HR & Management

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Is your recruitment process damaging your brand?

3 Mins

It’s a tough job market out there and, despite today’s welcome news that the number of unemployed people has fallen, there are still too many people applying for too few jobs. Some vacancies attract hundreds of applications and many receive dozens.

As an employer it can often be difficult keeping on top of CVs, and the sheer number you receive can mean it may not seem worthwhile responding to all the unsuccessful applicants.

But it’s important to bear in mind that job applicants could be potential customers as well, or even potential business partners in the future.

Figures from the job site Monster show that 84 per cent of job seekers find the job application process to often or sometimes have a negative impact on their perception of the company. Of those, 82 per cent felt that way because they had not received a response to their application.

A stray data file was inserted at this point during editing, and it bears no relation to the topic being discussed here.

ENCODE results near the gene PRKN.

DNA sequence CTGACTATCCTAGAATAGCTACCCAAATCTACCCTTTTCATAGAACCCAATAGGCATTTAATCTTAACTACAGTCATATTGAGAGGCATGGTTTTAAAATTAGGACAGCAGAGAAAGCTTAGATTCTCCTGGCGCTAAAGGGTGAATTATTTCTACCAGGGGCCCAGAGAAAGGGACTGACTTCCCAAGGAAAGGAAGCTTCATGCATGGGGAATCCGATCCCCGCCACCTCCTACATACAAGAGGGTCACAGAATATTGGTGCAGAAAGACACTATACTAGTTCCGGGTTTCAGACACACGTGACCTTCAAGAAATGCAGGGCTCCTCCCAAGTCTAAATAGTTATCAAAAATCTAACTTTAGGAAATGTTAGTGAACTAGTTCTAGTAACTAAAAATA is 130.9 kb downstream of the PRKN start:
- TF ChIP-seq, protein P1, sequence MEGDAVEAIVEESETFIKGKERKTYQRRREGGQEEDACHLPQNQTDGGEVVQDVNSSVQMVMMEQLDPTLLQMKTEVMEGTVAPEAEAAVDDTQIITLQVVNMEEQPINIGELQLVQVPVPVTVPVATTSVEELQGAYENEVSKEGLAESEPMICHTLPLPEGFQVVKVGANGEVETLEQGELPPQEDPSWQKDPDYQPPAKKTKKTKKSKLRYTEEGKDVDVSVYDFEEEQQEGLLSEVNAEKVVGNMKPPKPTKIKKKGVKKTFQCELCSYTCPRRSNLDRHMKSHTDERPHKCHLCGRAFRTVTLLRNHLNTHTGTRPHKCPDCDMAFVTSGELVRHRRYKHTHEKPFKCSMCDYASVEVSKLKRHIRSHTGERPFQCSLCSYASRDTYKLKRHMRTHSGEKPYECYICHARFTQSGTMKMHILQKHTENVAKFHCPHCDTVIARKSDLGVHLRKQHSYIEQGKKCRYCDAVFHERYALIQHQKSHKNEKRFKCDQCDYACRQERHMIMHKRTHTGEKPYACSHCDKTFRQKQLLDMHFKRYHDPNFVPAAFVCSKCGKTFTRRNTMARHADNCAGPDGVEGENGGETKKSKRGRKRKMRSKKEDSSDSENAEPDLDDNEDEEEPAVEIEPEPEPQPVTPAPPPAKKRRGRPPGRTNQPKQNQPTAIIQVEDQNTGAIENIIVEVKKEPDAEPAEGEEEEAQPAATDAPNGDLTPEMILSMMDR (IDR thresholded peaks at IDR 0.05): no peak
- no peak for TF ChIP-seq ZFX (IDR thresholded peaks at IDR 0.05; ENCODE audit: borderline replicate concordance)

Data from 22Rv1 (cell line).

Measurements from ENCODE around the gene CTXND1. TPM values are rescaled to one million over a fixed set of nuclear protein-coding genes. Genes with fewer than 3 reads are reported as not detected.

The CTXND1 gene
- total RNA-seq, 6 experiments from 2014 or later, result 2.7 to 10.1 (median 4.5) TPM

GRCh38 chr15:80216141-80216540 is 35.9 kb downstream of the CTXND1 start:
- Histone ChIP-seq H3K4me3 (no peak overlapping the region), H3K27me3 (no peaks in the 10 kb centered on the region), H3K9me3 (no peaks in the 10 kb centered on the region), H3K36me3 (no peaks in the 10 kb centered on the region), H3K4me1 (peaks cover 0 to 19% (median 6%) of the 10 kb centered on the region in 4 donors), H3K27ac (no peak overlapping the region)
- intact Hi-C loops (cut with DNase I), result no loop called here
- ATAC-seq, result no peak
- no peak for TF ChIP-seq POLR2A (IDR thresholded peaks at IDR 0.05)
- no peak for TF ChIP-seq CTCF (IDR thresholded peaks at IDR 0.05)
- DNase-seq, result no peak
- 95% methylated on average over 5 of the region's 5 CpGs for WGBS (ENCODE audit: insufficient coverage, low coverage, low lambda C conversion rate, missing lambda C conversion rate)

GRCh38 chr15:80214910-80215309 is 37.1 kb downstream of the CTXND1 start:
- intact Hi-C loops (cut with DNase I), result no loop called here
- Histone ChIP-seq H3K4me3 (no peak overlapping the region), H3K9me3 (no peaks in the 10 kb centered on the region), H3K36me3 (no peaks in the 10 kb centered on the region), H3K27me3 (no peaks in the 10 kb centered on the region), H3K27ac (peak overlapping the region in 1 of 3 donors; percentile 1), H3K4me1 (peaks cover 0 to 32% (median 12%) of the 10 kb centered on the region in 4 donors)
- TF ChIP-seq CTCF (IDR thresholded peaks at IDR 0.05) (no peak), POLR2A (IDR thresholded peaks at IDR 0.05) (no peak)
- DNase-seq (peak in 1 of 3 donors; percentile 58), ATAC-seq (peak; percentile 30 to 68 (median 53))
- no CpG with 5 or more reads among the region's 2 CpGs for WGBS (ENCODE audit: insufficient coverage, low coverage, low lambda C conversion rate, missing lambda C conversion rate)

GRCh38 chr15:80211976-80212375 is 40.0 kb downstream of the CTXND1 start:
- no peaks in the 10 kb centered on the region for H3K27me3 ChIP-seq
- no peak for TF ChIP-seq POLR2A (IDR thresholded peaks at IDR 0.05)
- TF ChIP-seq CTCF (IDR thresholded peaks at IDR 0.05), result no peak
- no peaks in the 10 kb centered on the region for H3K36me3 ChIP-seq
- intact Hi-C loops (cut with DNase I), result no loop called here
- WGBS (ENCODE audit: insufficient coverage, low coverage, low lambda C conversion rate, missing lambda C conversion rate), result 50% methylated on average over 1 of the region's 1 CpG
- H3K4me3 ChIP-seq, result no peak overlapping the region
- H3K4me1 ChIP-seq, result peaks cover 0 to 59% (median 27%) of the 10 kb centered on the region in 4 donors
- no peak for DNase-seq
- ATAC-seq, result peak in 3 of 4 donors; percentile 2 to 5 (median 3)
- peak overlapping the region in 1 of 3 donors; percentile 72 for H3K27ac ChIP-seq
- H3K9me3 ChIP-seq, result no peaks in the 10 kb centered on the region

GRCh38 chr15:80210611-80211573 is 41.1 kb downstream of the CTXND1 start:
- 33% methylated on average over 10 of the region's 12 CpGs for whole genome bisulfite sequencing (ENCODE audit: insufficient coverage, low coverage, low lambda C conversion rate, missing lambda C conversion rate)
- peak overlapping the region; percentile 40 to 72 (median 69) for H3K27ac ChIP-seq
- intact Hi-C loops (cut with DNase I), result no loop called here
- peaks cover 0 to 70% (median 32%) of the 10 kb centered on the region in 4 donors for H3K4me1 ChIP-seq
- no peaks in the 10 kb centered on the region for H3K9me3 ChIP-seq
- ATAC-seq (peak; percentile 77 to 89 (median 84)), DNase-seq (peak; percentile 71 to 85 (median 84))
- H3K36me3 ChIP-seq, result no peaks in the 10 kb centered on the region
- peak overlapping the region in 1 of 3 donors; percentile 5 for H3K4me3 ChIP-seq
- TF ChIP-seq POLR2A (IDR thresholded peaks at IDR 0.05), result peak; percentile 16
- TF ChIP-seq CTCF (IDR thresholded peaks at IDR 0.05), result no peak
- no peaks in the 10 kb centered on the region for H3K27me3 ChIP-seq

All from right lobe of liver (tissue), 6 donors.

Other gripes include a lack of company information, poorly written job adverts and unhelpful staff.

These negative perceptions can have bad consequences; 63 per cent of those who had a bad experience said they would be less likely to use the company’s products or services in the future, and more than two thirds of those said they would let friends and family know about their experiences.

Sinead Bunting, head of marketing at Monster, comments, “It is worrying that so many employers still don’t realise the potential impact of a poor recruitment process on their brand. Job seekers are also consumers and by failing to respond, acknowledge or engage with them, employers could be losing out on valuable custom.”

The things that most impress job seekers are timely response, quality feedback and the ability to apply online.

Donna Miller, is European HR director of Enterprise Rent-a-car, which received 25,000 applications for 750 jobs last year. “But our philosophy is that even if a candidate gets turned down, they can still feel positive about it,” she says.“The key for us is to treat candidates with common courtesy in our communications with them.”

“This means keeping them fully informed at every stage of the process: where they are in the application process; informing them if, and why, their application has been unsuccessful; what to expect when they come in for interview; and giving them as much information about the role and competencies that we’re looking for.”

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